I love incorporating educational crafts into my lessons. Students L.O.V.E. creating things and when you add in cutting and glue and you’ve got instant engagement! These Word Family craft activities are some of my favorites and I’m excited to share them with you.
The Benefits of Crafts
Using crafts in the classroom is more than just a fun activity. I love connecting our crafts directly to our lessons, but even the most random of craft activities still has lots of benefits for students.
1. Fine Motor Skills
Cutting, gluing, paper tearing, placing small pieces – these are just some of the activities you will commonly find in crafts. All of these are great fine motor activities that help students fine tune those important fine motor skills.
2. Following Directions
Unless students are given free reign to use their creativity to create something, then there are very likely going to be directions for the craft. Crafts are an excellent way for students to practice following directions.
Sometimes the concept of consequences for not following directions can be really abstract. However, with crafts, the students are able to see how not following instructions resulted in a different final product.
3. Building Analytical Thinking Skills
Sometimes I love providing my students with a finished craft example without step by step instructions. In these instances, students must exercise those analytical thinking skills in order to determine steps and procedures to recreate the final craft.
4. Building Self-Confidence
Kids love making things. And when they are done – they have such a sense of accomplishment. You can see them beam with pride as they share their creation with family and friends.
5. The Review Factor
This last benefit is what I like to call the Review Factor. When creating crafts that connect to your lessons, there is a substantial amount of lesson review that is done. If you are guiding students through the activity, you can guide the review with simple questions. But that isn’t really necessary.
I love just listening when my students are working on educational crafts. You will hear them discuss the lesson, talk about the concepts and examples, and even build a deeper level of understanding through discussion. It’s a beautiful thing to watch them learn and process the information through a craft.
Word Family Craft Activities
As a primary teacher, word families are an important part of our reading instruction. You can find out more about how I teach word families in this blog post.
We always start a new word family the same way – using an interactive anchor chart. This is a really fun and engaging way to help students build their understanding of our new word family.
But this anchor chart is more than just the lesson introduction. It comes full circle as the basis for our word family craft too!
Wrap it Up with a Craft
There’s a lot more to our word family instruction than an anchor chart and a craft, but today we are going to focus on the craft. I generally use the craft as our final activity or word family wrap-up. It’s a great way to review all the sounds and words we have learned during the week.
While I like to use it as a wrap-up activity, there’s really no right or wrong way to use the craft activities. They could be done as an engagement activity at the beginning or students could make their craft along with the building of the interaction chart.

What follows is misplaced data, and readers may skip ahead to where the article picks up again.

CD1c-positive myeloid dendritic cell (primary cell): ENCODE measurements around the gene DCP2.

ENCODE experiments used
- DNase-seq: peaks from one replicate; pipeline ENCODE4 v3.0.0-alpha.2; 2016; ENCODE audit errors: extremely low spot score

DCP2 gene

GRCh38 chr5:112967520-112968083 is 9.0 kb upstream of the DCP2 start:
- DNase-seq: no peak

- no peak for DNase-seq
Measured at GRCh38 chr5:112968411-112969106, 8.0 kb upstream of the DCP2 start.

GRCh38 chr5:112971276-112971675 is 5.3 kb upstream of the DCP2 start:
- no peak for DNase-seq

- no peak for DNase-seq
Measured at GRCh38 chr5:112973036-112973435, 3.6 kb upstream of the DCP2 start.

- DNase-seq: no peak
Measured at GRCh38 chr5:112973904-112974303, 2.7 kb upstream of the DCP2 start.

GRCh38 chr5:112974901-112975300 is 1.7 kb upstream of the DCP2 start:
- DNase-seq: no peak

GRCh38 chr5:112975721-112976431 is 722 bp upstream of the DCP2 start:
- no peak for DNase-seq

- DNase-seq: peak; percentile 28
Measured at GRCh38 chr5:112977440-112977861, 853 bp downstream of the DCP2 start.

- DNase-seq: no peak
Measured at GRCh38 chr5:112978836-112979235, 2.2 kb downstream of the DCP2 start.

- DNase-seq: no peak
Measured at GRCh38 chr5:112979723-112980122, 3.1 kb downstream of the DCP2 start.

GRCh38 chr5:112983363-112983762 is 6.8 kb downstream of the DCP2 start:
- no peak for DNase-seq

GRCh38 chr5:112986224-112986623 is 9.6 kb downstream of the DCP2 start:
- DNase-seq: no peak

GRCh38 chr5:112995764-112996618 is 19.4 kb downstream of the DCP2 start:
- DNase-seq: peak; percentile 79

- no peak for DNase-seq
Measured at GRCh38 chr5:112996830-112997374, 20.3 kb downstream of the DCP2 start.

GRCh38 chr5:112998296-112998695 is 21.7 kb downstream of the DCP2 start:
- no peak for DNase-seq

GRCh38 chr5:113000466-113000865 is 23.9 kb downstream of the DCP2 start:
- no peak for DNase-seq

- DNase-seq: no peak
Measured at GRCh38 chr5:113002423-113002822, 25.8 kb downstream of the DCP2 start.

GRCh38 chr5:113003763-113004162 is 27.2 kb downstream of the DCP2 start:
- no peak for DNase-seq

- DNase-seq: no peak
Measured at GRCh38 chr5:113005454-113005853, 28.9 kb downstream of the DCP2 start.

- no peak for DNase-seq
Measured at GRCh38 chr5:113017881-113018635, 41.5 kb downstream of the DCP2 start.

Crafting Individual Anchor Charts
For our word family instruction, the crafts we do are individual versions of the word family anchor chart. This allows students another opportunity to internalize the word family sound, the fun characters we create with the sounds, and our new words.
Each of the word family crafts includes the word family characters. These are the word family letters turned into some cute and zany characters. For example, on this ‘it’ word family craft we have turned the letter ‘i’ into a bat and ball to represent the word hit. We turn the letter ‘t’ into a candle to represent the word lit. Each word family has it’s own characters that are designed to remind students of the word family sound.
Once students create the characters, it’s time to add some word family words. Students can use the classroom anchor chart as a reference for their words. But, they are also free to come up with their own words. This is such a great opportunity for them to really make the craft their own, adding words they have connected to the word family, even if we didn’t use those words as a class.
Sometimes students will add a word to their anchor chart that is not a real word. In those cases, I love to praise students for correctly blending the sounds to create a new word. Then we talk about the difference between real and nonsense words. I want students to understand that not all letter combinations make real words, but I also want them to know that I see their success in blending and segmenting sounds.
Word Family Craft Fun!
Over the years I have created so many different word family characters and crafts. Just check out some of the fun crafts your students will have the opportunity to create as they learn word families.
You can find all of these Word Family Craft Activities in the Emily Education store.
You can also find each of the word family anchor chart and craft sets individually.
More Educational Crafts
Word families aren’t the only times I incorporate educational crafts into our lessons. Here’s a few more lesson activities that include crafts that I know your students will love. Whether it is the word family crafts or some others, I hope you incorporate some educational craft activities into your lessons.
Save these Word Family Craft Activities
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